Suppose A thinks N can get along on his own and won’t do anything to help? Suppose that B, C, D, and E think differently? What is to stop them from helping N on their own? Do they need A? And how much will B, C, D, and E help, and will they agree? Do they pay the rent, gas, electricity, groceries, and doctor bill—or only some of these things? Are cigarettes and beer to be included in the groceries? Do they pay N’s rent even though the landlord wouldn’t throw him out? Do they pay the bills now that could be postponed until N gets back to work? It gets complicated. People can and do have differences of opinion.
What it all boils down to is the trait of human nature to get the most for the least effort. As applied by an individual in his own productive work, it is proper and correct and works to the good of everyone. But when it comes to getting some of another’s productive effort, it is not necessarily to the good of the recipient, or the giver, or a stranger to the transaction. We all have differences of opinion and no one can be sure he is doing more good than harm in giving someone something. The only thing certain is that once the privilege is conferred to receive a part of another’s property, the number of people who enjoy this privilege grows and grows and peaceful production and trade are disrupted.
So the answer to the question of what causes progress, what causes man to work, study, produce, invest, save, and pass on part to succeeding generations is simply the right of man to enjoy the benefits of his labor. Where government has thus protected and defended life and property, the conditions have been established for the great civilizations of the past. Man was encouraged to work to produce the most he could with the least effort, and by working hard to help himself and his family he also benefited all other people in the society and the future generations to come.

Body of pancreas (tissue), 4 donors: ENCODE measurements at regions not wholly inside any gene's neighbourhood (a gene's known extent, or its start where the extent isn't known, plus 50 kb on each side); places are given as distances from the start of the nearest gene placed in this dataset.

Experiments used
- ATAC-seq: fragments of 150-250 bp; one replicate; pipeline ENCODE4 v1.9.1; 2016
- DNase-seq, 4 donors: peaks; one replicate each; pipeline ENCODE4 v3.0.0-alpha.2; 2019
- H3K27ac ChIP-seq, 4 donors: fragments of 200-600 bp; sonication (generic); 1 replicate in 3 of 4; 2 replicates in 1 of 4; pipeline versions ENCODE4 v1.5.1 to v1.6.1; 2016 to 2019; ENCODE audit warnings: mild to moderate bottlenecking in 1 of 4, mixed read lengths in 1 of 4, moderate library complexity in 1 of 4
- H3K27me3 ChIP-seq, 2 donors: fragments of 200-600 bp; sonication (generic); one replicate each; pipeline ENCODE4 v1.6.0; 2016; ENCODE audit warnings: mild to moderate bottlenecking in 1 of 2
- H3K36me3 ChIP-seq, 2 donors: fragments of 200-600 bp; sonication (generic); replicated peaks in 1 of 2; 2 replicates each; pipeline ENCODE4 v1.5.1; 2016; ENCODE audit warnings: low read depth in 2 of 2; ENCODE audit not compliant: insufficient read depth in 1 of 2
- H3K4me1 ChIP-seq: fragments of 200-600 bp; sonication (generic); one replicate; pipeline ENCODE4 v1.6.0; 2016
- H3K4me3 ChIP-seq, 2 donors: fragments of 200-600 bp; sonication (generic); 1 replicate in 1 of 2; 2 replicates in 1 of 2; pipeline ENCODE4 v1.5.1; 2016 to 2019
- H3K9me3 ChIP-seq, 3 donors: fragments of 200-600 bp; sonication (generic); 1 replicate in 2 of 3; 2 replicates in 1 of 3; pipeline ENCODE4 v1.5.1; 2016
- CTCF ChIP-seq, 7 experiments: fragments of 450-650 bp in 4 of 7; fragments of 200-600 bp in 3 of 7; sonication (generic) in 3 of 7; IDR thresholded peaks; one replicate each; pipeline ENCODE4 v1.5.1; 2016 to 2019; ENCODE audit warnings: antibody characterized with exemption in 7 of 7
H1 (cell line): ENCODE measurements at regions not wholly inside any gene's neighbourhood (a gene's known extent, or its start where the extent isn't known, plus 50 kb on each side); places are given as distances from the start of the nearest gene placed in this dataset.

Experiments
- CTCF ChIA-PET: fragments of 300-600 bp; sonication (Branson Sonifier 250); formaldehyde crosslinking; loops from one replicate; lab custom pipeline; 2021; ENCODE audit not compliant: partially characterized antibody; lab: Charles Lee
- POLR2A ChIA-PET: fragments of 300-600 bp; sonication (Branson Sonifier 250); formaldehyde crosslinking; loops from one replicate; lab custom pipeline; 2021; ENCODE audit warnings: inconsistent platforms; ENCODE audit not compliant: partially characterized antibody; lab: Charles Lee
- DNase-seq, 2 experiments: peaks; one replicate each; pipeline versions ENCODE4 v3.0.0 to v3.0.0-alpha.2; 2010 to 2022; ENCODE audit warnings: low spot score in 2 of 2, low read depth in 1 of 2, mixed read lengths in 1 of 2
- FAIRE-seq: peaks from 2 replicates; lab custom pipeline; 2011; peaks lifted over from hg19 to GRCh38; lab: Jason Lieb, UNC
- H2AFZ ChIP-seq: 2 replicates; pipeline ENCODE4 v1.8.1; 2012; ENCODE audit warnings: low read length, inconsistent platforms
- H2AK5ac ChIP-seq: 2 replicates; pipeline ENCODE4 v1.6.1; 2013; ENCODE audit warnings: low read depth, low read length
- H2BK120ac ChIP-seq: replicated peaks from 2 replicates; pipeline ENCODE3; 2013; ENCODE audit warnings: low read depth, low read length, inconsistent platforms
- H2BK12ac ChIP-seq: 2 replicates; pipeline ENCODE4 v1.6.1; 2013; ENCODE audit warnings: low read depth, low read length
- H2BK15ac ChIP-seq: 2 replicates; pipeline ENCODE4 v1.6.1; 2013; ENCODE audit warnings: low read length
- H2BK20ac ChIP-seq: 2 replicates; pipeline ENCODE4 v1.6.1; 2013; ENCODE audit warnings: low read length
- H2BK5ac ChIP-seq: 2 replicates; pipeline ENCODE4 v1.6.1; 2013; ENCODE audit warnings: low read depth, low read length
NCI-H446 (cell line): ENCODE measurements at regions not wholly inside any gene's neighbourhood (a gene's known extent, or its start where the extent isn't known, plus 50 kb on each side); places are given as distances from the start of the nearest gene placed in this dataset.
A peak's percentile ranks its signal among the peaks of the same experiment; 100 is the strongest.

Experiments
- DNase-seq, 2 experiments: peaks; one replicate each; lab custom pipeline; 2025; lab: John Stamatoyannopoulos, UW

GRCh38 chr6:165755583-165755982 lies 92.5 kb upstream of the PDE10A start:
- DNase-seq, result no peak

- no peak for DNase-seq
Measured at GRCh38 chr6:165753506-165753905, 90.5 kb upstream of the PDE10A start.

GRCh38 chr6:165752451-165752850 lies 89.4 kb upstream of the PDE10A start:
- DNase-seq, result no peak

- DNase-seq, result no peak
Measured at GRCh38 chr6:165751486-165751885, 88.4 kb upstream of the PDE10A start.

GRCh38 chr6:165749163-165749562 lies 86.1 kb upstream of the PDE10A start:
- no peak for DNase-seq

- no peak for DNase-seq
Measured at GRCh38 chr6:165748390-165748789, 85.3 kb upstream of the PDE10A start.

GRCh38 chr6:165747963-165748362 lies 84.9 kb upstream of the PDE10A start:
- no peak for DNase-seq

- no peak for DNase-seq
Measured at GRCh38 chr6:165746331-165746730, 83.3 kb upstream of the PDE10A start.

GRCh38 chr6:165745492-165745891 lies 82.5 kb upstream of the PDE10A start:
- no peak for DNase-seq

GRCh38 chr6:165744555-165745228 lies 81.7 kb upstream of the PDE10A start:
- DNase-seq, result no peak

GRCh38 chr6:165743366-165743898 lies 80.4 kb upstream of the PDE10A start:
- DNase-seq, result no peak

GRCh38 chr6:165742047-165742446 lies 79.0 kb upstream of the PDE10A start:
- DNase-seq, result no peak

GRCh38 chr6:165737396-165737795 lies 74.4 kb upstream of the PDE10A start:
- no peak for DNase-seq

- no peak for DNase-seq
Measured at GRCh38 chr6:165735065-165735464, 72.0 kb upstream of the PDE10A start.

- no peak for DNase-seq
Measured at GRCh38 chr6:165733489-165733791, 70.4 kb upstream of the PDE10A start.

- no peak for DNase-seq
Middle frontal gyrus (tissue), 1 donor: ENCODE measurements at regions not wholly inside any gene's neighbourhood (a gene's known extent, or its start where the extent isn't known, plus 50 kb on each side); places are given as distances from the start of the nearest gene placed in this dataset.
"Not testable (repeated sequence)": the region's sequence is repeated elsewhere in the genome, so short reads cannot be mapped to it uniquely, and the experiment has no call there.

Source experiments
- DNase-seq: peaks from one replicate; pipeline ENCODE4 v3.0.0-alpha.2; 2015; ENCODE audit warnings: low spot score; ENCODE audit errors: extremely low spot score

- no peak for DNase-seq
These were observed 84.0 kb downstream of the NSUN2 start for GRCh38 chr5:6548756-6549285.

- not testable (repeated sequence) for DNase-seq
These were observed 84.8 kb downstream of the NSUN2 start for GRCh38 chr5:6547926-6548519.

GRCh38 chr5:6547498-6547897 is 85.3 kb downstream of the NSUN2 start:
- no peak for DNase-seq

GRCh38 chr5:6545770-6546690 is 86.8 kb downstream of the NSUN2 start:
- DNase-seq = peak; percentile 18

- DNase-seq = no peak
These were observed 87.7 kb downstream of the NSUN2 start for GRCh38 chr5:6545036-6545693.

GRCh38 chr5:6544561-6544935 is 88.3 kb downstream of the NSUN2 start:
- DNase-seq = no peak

And what caused these civilizations once great and prosperous to decline and fall? The answer was the failure of government to protect the working man in his right to the benefits of his work. Government in fact became the principal violator of the worker’s rights to property. Instead of protecting the worker from theft, government in effect became a thief, taking part of his earnings or savings by taxation and inflation, in order to give it to the privileged. When the number of privileged was small and the taxes small, the effects were small. But when the number of privileged grew and the taxes grew, there was less incentive to work and the ability to save and pass on part to succeeding generations was diminished.
So it was an over-reliance on government which caused the downfall of the great civilizations of the past. It made no difference whether the government was a monarchy or a dictatorship or a republic. The form of government was not important. The loss of a worker’s property through taxation was the cause of the destruction of the civilization. It matters not that the purposes may have been noble-sounding or humanitarian and the privileged were thought to be needy and unfortunate. The loss of private property rights meant the destruction of the society.
In summary we can conclude:
1. Man attempts to work as little as possible to improve his condition in life as much as possible. If he must work to get what he wants he will work; if he can get what he wants without working he won’t work.
2. A government that protects man’s property from theft creates a social condition of incentive and reward, causing each man to work and thereby creating prosperity and progress for society at large.
3. A government that permits man’s property to be taken by others or by government itself (even though it be for relief to the needy) creates a social condition that reduces incentive, reduces the reward for working, and thereby retards prosperity and progress.
This is not the generally accepted belief today, but the world is progressing and learning.
My mother’s generation thought eating before swimming would cause stomach cramps. My generation thinks government transfer payments are a social good. I hope the next generation learns as much about the proper role of government as my generation has learned about swimming and cramps. The progress, prosperity, and well-being to flow from this simple understanding would stagger the imagination of the supreme optimist.